How To Find The Right Boots For Your Body Type
At the beginning of the month, Kelly blogged about wearing the same, high-quality clothing repeatedly. I couldn’t agree with her more. Especially the part about the Frye boots; boots are still in, and will be for a while. I’m not sure what has caused Frye to become such a brand phenom, but it has, and they are a good investment. If you don’t want to invest in a pair of Frye’s, I understand (that’s sticker shock right there!)
The good news is there are plenty of reputable boot makers out there and now is the time to buy, buy, buy! It’s after the holiday season, winter is well underway and that means: sales, sales and more sales (be warned: it also means limited sizes and colors.) Let’s talk about how to choose the style of boot that’s best for you.
I once spoke to an entire room full of women from every demographic – and every shape, size and color. After my presentation, a woman approached me and asked me if she could wear boots with jeans, as she gestured to her body. She was shorter in stature and she described herself as being wide and large, and said she felt that boots just made her look even larger! I could understand her concern; the shorter we are, the more aware we tend to be of things that make us look even shorter and/or wider. I told her two things: the good news is that there are boots out there that can balance out any body type, and the bad news is you will have to hunt for them.
While I would love to give generalized advice (if you’re short, wear this style; if you’re broad-shouldered, wear this style) I can’t. We are all so completely different, that I have no formula that would work for everyone. It’s a matter of hitting up a store with great customer service (my go-to is Nordstrom) and a large variety of boots. Wear the pair of pants you plan to wear the boots with (jeans, leggings, or skirts if that’s your thing) so that you can see what they will actually look like, and wear the socks you would normally wear with them (there is nothing worse than a pair of too-tight shoes!)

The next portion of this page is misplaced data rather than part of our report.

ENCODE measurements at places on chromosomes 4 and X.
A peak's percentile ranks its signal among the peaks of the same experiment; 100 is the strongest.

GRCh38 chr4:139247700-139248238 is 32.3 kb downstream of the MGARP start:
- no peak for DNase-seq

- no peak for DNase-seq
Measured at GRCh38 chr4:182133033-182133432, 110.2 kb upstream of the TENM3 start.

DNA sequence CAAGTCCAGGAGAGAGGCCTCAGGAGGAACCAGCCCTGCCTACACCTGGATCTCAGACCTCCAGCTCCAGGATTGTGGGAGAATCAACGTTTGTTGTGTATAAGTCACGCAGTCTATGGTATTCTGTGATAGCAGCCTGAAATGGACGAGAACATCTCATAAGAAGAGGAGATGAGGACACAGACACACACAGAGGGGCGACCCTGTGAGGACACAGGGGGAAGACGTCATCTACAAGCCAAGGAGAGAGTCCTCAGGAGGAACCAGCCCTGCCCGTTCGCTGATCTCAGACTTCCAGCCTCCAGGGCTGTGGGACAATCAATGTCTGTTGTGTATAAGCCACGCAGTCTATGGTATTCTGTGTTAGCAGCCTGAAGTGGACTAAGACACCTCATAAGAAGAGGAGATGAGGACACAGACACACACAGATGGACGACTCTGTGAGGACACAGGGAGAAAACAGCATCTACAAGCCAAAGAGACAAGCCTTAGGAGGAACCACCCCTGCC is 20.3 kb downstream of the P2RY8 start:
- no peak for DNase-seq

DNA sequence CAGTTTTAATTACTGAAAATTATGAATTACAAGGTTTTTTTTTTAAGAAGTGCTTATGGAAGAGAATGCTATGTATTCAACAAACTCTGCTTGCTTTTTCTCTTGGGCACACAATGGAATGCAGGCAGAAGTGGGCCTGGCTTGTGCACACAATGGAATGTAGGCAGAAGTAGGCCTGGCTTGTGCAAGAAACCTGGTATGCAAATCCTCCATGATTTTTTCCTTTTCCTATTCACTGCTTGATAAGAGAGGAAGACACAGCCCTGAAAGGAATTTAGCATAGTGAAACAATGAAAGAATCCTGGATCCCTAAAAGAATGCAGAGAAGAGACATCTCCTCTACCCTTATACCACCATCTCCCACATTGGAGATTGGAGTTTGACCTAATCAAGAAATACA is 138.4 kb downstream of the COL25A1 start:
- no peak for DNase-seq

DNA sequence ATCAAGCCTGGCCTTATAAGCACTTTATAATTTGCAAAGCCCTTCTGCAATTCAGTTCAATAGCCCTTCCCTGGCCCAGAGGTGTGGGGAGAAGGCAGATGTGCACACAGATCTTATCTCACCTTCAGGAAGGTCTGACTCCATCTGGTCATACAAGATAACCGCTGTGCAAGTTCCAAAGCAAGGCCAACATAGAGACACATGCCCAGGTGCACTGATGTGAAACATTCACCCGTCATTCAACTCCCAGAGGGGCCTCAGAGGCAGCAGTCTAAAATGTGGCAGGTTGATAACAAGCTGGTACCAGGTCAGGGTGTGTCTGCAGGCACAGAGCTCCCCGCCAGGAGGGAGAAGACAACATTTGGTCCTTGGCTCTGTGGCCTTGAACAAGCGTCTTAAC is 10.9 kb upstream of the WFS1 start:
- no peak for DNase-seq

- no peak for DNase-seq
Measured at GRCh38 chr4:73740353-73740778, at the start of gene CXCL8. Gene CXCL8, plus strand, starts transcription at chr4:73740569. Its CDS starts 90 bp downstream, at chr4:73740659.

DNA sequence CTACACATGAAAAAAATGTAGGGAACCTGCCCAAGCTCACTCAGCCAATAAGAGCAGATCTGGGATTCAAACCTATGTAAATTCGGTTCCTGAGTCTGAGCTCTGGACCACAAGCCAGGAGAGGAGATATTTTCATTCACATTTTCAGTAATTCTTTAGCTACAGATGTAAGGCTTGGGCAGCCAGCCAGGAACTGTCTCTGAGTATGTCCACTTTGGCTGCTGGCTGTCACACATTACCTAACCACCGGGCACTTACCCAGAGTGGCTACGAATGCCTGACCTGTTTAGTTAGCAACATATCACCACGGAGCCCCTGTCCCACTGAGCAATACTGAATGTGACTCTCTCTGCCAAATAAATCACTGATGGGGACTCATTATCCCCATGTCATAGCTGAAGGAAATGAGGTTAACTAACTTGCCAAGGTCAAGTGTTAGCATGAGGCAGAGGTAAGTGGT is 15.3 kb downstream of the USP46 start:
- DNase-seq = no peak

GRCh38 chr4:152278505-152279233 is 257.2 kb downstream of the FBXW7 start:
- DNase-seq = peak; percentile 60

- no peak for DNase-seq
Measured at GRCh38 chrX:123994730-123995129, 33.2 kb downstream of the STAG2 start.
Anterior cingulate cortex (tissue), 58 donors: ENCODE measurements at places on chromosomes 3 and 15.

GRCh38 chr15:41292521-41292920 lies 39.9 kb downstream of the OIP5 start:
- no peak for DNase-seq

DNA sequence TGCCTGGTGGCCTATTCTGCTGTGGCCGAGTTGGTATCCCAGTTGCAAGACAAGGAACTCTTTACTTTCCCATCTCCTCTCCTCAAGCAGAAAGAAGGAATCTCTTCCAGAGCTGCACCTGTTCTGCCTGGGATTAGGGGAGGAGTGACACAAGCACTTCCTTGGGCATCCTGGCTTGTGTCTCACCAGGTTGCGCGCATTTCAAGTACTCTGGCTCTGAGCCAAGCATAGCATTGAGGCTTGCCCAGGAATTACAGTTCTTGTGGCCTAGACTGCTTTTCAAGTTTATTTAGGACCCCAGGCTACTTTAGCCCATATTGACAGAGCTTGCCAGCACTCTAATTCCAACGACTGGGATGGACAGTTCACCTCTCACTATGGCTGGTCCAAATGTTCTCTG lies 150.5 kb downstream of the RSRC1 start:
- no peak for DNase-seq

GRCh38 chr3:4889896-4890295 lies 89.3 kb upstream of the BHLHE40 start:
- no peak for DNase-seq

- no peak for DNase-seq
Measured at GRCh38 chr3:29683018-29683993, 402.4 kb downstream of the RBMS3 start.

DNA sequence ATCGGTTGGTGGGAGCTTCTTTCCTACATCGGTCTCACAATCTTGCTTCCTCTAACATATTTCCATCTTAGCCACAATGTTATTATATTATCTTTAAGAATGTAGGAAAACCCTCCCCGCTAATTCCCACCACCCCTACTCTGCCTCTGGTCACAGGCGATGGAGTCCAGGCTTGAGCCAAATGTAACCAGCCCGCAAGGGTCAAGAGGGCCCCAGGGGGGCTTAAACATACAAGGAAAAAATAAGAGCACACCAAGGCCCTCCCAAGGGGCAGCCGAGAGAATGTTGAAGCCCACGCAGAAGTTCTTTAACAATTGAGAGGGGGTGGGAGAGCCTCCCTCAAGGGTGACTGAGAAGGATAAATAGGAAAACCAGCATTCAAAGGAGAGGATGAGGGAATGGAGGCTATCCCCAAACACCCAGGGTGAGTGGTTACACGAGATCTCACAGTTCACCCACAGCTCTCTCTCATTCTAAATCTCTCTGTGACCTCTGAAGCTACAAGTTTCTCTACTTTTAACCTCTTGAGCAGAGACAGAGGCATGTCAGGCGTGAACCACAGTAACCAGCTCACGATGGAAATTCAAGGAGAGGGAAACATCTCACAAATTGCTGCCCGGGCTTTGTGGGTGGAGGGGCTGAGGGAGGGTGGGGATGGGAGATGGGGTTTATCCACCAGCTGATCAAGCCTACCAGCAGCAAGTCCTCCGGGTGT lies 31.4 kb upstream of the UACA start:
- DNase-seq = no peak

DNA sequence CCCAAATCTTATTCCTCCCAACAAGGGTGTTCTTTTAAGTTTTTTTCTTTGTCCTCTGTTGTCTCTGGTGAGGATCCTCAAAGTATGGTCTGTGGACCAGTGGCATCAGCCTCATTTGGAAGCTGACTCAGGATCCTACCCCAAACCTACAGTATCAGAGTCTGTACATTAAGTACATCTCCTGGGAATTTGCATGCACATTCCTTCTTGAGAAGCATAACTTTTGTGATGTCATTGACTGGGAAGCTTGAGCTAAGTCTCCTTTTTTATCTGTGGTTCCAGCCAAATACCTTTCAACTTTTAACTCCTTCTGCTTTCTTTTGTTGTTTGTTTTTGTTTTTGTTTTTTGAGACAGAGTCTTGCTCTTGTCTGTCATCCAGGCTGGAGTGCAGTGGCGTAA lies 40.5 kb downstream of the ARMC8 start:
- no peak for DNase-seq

Snap pictures (the salespeople at Nordstrom have seen it all) and bring a friend. Pay attention to little details, like where the shaft of the boot hits your calves. Does it hit at the widest part? That tends to be unflattering on anyone. Does it stop far enough below the knee that it accents the curves of your calves and knees, making your legs look shapely (and usually leaner)? I don’t have a lot of shape to my legs, so I prefer and look best in, boots that hit right below my knee; it gives the illusion of curves that aren’t there!) Buckles, wider soles and ankles, and other details can help balance out the shape if you have broader-shoulders (or are broader in general.) A tight boot that hugs the feet, calves and ankles can make you look wider if you aren’t careful. A wider shaft can make your legs seem thinner, and a close-fitting shaft can make them seem larger.
Let’s recap the formula I can give you:
Shaft height: the line (I prefer curved lines, or that V-shape) and height (I prefer just at the knee) can work for you or against you
Shaft width: loose or tight, this area can make you look thinner or larger
Details around the calves: buckles, straps and more can help balance out your shape, or make you look shapeless
The Sole: a sole that extends past the shoe area can help balance out your proportions, but can also have the opposite effect.
Erin B. has an undying love for everything but loading the dishwasher. She is the editor/curator/self-loather at Pretty, Polished, Perfect, a blog about her search for all things……pretty polished and perfect! Sarcasm is her middle name, and she isn’t above using embarrassingly funny anecdotes to entertain the masses. A married mother of three boys, she is only human (though she is often mistaken for Wonder Woman.)